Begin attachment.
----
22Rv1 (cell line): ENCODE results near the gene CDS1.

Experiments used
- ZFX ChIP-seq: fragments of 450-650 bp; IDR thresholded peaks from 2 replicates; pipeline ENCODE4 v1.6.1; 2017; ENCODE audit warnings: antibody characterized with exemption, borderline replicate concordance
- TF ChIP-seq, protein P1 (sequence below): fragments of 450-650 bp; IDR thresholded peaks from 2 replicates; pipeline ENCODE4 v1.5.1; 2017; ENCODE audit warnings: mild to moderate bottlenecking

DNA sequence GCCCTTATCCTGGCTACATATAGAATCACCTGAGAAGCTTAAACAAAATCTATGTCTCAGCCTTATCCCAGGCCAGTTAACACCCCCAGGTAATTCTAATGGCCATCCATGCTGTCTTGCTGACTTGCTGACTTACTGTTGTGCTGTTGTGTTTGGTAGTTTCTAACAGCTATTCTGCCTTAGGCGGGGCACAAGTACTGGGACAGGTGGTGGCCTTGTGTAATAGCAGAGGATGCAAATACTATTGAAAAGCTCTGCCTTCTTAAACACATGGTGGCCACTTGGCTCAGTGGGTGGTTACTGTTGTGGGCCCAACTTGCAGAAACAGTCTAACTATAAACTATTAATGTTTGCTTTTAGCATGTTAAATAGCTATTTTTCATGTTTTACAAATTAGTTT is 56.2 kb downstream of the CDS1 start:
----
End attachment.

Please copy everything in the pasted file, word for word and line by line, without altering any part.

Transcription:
22Rv1 (cell line): ENCODE results near the gene CDS1.

Experiments used
- ZFX ChIP-seq: fragments of 450-650 bp; IDR thresholded peaks from 2 replicates; pipeline ENCODE4 v1.6.1; 2017; ENCODE audit warnings: antibody characterized with exemption, borderline replicate concordance
- TF ChIP-seq, protein P1 (sequence below): fragments of 450-650 bp; IDR thresholded peaks from 2 replicates; pipeline ENCODE4 v1.5.1; 2017; ENCODE audit warnings: mild to moderate bottlenecking

DNA sequence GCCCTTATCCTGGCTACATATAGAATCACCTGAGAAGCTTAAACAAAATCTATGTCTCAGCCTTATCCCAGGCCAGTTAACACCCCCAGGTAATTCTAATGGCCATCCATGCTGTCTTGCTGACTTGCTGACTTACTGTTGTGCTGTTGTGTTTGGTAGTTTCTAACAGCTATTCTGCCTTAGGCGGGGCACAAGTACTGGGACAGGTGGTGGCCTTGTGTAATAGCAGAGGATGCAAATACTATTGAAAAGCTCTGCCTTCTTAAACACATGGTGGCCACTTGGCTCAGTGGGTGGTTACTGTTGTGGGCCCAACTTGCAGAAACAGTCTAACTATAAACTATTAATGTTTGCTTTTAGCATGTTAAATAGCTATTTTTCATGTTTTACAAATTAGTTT is 56.2 kb downstream of the CDS1 start: